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Life is full of surprises. For many of us, it’s why we get up every day. It’s a new chance to turn the page and have the unexpected come popping out. A lovely sentiment— one that looks much better on a greeting card than at a remodeling job. When working on a remodeling project, surprises are the last thing you want. It’s all about proper planning and foreseeing issues ahead of time so that everything goes off without a hitch. Below, we’ll discuss some common surprises that will eventually rear their ugly heads at some point, as you take on more and more jobs.
Structural flaws have a way of staying hidden until you peel away the surface, down to the bare bones. Experienced contractors know what clues to look for. Crooked door jams and windows, random cracks or settling floors are good indicators of structural issues. Sometimes it’s not just because it’s an old house that structural flaws exist. Savvy contractors also keep an eye out for evidence of previous renovations. Especially those that appear to have been done by (to put it kindly) “lesser skilled” hands. The last thing you want is to discover that a main support had been cut in order to make room for plumbing or heating lines during a previous renovation, for example. Once exposed, these issues must be fixed in order to satisfy building codes.
Keep an eye out for outdated hazardous building materials such as asbestos and lead paint. These pose a health risk for not only the homeowner, but for those who will be working to remove it. If the renovation involves working around asbestos, consult with the homeowner about hiring a qualified asbestos abatement contractor before the job begins.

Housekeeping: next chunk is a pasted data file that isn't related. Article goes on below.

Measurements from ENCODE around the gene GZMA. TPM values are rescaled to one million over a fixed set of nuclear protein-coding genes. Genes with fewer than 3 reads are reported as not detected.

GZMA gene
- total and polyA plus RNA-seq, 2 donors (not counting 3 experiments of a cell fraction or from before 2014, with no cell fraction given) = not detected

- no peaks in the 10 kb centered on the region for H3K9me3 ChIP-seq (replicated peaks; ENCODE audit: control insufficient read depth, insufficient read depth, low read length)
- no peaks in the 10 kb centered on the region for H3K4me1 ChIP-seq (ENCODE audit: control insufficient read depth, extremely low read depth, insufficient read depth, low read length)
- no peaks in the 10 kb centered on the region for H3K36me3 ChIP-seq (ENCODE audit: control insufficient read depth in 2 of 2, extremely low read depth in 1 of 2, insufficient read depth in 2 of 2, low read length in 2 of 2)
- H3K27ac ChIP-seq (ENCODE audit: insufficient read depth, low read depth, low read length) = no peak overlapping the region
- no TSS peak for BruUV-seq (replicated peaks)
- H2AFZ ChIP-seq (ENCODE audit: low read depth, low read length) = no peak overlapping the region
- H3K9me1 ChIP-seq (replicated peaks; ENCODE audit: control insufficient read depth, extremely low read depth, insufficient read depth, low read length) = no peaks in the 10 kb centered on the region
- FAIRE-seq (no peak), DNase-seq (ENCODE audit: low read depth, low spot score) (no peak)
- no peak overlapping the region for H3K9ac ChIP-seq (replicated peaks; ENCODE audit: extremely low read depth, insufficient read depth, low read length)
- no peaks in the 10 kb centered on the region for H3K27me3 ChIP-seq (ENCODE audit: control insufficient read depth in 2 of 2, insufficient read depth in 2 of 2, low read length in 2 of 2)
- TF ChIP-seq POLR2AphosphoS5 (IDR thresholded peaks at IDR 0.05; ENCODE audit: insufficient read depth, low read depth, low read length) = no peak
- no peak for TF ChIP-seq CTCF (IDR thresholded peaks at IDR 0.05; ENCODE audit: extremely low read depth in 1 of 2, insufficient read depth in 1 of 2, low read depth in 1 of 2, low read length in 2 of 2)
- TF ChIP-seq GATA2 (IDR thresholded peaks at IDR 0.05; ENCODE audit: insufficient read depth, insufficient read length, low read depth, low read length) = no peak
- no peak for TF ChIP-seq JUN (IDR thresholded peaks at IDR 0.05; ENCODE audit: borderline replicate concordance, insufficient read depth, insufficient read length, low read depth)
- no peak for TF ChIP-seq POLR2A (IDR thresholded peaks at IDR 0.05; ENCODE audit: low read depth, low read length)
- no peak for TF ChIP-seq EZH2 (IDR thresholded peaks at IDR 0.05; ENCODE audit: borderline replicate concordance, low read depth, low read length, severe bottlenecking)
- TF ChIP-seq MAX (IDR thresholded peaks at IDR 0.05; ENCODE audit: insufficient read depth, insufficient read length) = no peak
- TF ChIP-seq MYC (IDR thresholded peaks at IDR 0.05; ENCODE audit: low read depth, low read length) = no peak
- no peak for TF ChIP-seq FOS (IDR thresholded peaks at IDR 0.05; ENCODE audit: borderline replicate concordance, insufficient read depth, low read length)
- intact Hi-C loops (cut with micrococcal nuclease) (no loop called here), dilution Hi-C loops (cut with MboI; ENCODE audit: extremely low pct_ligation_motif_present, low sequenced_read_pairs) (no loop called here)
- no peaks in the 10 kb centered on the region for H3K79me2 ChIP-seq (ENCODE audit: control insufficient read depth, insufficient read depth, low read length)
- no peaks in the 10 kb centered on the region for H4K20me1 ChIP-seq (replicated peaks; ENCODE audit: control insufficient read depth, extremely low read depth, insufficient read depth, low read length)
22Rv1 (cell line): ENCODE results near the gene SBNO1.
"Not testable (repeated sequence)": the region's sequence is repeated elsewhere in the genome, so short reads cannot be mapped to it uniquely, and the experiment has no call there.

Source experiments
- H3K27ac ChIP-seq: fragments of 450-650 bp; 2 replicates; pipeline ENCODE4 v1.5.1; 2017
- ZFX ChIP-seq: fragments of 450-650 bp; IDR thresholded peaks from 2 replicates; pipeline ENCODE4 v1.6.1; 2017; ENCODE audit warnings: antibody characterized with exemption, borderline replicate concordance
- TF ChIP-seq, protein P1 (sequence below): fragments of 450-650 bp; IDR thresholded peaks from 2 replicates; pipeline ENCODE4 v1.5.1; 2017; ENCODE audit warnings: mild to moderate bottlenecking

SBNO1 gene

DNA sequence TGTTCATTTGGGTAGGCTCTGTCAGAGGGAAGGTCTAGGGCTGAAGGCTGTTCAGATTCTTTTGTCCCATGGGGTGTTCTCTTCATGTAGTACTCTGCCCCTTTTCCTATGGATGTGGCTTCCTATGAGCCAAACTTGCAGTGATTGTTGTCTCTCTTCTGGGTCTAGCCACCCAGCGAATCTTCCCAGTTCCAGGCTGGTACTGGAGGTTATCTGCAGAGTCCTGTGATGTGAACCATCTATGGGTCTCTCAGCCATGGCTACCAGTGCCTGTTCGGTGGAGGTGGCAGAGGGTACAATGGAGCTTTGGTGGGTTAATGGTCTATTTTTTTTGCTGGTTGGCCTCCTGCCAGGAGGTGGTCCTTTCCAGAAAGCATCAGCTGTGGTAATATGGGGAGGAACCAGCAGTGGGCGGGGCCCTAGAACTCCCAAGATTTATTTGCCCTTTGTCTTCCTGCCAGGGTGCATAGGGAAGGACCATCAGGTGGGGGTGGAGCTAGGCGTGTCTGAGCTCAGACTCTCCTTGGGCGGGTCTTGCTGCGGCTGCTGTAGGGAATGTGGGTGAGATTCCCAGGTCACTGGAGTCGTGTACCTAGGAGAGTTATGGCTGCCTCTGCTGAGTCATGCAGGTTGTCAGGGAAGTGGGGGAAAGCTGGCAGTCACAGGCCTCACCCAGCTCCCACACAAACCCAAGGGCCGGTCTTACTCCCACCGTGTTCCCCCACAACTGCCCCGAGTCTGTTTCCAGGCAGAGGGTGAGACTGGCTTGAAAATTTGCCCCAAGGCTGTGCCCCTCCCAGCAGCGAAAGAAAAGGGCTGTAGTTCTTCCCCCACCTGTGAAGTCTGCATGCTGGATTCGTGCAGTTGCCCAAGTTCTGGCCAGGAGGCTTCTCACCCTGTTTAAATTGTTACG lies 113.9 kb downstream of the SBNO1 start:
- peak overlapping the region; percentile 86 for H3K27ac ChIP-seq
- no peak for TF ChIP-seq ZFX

Know the telltale signs of potential areas where termites could infest. Nothing is worse than beginning what should be a simple demolition and being bogged down by termite damage. This can derail the project and cost more time and money.
Likewise, when estimating the project, try to be wary of potential for leaks. A slow leak within the wall can rot out the underlying structure, promote mold growth and require a lot of time and money to rebuild before the project can continue.
In many older homes, everything is not as it always seems to be. Nothing illustrates this point better than electrical wiring. It’s not uncommon to see “homegrown” electrical work buried in the wall, which can have you scratching your head for hours trying to untangle the spider web of wire. For instance, a kitchen outlet might also be on the same circuit the powers the attic light, the garage door opener and the doorbell. In cases like this, electric wire testers are your friend.
Watch out for the quirks of building codes. Every municipality can have a slightly different set of codes. In fact, they even change over time. If you get a permit in June for example, and the codes changed in July, then you may have to adjust your project to accommodate the new rules.
Lastly, a surprise that seems to creep up on every job is the lack of time. Depending on whether any of the above issues present themselves, time can be in even more short supply. Plan accordingly and expect the unexpected. There is no way to predict the future and know what surprises are in store for you on your next job. Luckily, this is a situation where experience pays off and the more surprises you run into, the more you’ll be ready for next time.